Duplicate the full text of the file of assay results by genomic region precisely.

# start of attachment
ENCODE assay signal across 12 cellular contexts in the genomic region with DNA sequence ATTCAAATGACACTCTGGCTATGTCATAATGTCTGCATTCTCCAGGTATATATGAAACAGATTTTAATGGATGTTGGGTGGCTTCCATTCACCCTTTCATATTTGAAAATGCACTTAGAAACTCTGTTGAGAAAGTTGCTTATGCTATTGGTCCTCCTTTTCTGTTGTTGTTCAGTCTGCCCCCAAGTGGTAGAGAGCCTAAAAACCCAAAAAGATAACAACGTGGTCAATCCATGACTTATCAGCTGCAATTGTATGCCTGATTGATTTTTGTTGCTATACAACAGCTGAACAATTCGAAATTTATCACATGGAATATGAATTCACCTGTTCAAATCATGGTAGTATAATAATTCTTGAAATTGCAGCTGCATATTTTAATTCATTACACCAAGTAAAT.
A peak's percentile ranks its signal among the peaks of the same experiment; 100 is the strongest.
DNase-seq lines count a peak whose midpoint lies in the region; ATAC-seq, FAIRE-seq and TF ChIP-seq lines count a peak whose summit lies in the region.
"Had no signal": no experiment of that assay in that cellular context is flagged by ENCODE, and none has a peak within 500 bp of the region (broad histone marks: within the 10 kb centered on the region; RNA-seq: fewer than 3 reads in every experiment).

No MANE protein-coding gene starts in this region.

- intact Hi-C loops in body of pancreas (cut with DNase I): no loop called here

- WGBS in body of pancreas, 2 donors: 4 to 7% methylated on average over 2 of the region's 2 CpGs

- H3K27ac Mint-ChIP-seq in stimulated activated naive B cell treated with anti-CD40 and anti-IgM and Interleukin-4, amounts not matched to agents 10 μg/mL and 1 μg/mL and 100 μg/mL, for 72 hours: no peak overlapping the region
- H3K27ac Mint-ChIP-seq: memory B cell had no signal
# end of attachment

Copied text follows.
ENCODE assay signal across 12 cellular contexts in the genomic region with DNA sequence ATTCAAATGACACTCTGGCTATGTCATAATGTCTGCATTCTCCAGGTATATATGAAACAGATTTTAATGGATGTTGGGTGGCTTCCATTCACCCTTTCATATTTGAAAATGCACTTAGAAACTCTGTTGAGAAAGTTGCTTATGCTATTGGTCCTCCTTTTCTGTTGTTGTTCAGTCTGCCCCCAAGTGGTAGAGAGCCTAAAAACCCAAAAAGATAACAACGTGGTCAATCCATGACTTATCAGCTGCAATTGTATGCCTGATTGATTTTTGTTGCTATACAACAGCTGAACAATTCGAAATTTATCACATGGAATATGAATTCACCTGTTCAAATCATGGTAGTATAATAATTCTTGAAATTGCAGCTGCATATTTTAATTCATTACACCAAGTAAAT.
A peak's percentile ranks its signal among the peaks of the same experiment; 100 is the strongest.
DNase-seq lines count a peak whose midpoint lies in the region; ATAC-seq, FAIRE-seq and TF ChIP-seq lines count a peak whose summit lies in the region.
"Had no signal": no experiment of that assay in that cellular context is flagged by ENCODE, and none has a peak within 500 bp of the region (broad histone marks: within the 10 kb centered on the region; RNA-seq: fewer than 3 reads in every experiment).

No MANE protein-coding gene starts in this region.

- intact Hi-C loops in body of pancreas (cut with DNase I): no loop called here

- WGBS in body of pancreas, 2 donors: 4 to 7% methylated on average over 2 of the region's 2 CpGs

- H3K27ac Mint-ChIP-seq in stimulated activated naive B cell treated with anti-CD40 and anti-IgM and Interleukin-4, amounts not matched to agents 10 μg/mL and 1 μg/mL and 100 μg/mL, for 72 hours: no peak overlapping the region
- H3K27ac Mint-ChIP-seq: memory B cell had no signal